Let’s tackle this one with a preprocess function. Just paste this code in your CUSTOMTHEMENAME.theme and the links in your switcher should magically transform into language codes:

 * Use language code for the language switcher
function CUSTOMTHEMENAME_preprocess_links__language_block(&$variables) {
  foreach ($variables['links'] as $i => $link) {
    // @var \Drupal\language\Entity\ConfigurableLanguage $linkLanguage
    $linkLanguage = $link['link']['#options']['language'];
    $variables['links'][$i]['link']['#title'] = $linkLanguage->get('id');

Don’t forget to change CUSTOMTHEMENAME to the name of your custom theme.

Hide links for untranslated content

Once the language switcher is enabled and placed, it’s always there. Even when there is no translated version of the page you are viewing, there is a link to the translation of that page. Which doesn’t exist and will just lead you back to the same node, possibly on an unaliased path. That’s bad for SEO and worse for usability.

Let’s fix this by only rendering translation links when translations really do exist. We’re going to create a custom module. Let’s call it “untranslated”.

Our file looks like this:

name: Untranslated
type: module
description: "Disables language switcher links for untranslated content."
package: Custom
core: 8.x

  - language

And untranslated.module looks like this:


 * @file
 * Hide language switcher links for untranslated languages on an entity.
use Drupal\Core\Entity\ContentEntityInterface;

 * Implements hook_language_switch_links_alter().
function untranslated_language_switch_links_alter(array &$links, $type, $path) {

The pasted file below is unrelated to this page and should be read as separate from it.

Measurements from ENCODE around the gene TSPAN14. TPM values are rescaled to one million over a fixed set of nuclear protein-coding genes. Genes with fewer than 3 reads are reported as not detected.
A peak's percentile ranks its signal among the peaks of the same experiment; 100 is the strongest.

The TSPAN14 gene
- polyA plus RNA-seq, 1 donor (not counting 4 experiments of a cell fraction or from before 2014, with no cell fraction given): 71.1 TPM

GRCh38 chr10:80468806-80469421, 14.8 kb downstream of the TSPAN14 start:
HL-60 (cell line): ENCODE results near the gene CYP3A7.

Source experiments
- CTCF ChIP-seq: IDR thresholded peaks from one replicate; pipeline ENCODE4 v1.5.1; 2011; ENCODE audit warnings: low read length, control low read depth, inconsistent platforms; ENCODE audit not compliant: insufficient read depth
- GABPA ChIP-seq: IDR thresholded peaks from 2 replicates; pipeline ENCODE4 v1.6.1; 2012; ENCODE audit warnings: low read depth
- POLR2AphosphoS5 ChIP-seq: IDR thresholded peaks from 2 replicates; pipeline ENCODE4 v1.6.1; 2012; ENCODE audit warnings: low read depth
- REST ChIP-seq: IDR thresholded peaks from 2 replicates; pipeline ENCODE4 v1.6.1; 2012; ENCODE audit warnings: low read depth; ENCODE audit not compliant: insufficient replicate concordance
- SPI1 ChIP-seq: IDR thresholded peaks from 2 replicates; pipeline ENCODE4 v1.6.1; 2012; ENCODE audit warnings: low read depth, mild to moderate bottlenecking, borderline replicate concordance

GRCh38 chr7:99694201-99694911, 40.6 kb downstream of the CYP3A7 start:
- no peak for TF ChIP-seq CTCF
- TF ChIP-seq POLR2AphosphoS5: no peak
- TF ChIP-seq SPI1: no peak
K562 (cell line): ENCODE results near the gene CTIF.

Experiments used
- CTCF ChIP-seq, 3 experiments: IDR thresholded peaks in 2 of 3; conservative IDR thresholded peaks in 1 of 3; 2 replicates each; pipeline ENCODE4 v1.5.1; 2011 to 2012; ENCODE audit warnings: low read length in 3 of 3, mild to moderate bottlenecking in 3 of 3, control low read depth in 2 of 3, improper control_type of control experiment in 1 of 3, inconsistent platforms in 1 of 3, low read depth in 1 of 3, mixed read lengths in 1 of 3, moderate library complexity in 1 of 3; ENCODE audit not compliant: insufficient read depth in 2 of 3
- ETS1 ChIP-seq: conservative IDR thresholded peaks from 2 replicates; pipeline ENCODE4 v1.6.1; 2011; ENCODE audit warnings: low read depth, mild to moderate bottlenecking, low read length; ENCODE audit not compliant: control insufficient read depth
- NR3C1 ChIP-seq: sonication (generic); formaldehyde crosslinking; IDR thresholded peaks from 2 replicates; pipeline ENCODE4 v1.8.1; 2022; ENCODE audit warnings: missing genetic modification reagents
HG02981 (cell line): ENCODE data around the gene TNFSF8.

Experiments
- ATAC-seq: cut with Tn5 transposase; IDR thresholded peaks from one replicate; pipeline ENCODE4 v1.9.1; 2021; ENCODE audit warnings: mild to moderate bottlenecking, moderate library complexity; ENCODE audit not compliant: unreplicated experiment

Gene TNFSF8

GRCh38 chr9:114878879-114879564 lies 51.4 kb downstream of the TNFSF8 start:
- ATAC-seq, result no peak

if ($entity = untranslated_get_page_entity()) {
    $new_links = array();
    foreach ($links as $lang_code => $link) {
      try {
        if ($entity->getTranslation($lang_code)->access('view')) {
          $new_links[$lang_code] = $link;
      catch (\InvalidArgumentException $e) {
        // This language is untranslated so do not add it to the links.
    $links = $new_links;

    // If we're left with less than 2 links, then there's nothing to switch.
    // Hide the language switcher.
    if (count($links) < 2) {
      $links = array();

 * Retrieve the current page entity.
 * @return Drupal\Core\Entity\ContentEntityInterface
 *   The retrieved entity, or FALSE if none found.
function untranslated_get_page_entity() {
  $params = \Drupal::routeMatch()->getParameters()->all();
  $entity = reset($params);
  if ($entity instanceof ContentEntityInterface) {
    return $entity;
  return FALSE;

Now enable this module and your untranslated links should magically vanish until you publish a translation of your page.

There’s been some debate about whether you should remove the links to untranslated content as we demonstrate here or go for a less radical approach and add css classes in order to display links as grayed out or apply strikethrough. This decision will depend on your particular case or client.

The rest of the customizations we applied were just styling, so we’ll leave those up to you and your designers.

If you need any help with your Drupal website, feel free to reach out to our expert Drupal developers. We would be more than happy to help you out.

Have fun out there!


A big thank you to these very helpful resources:


planet drupal
drupal 8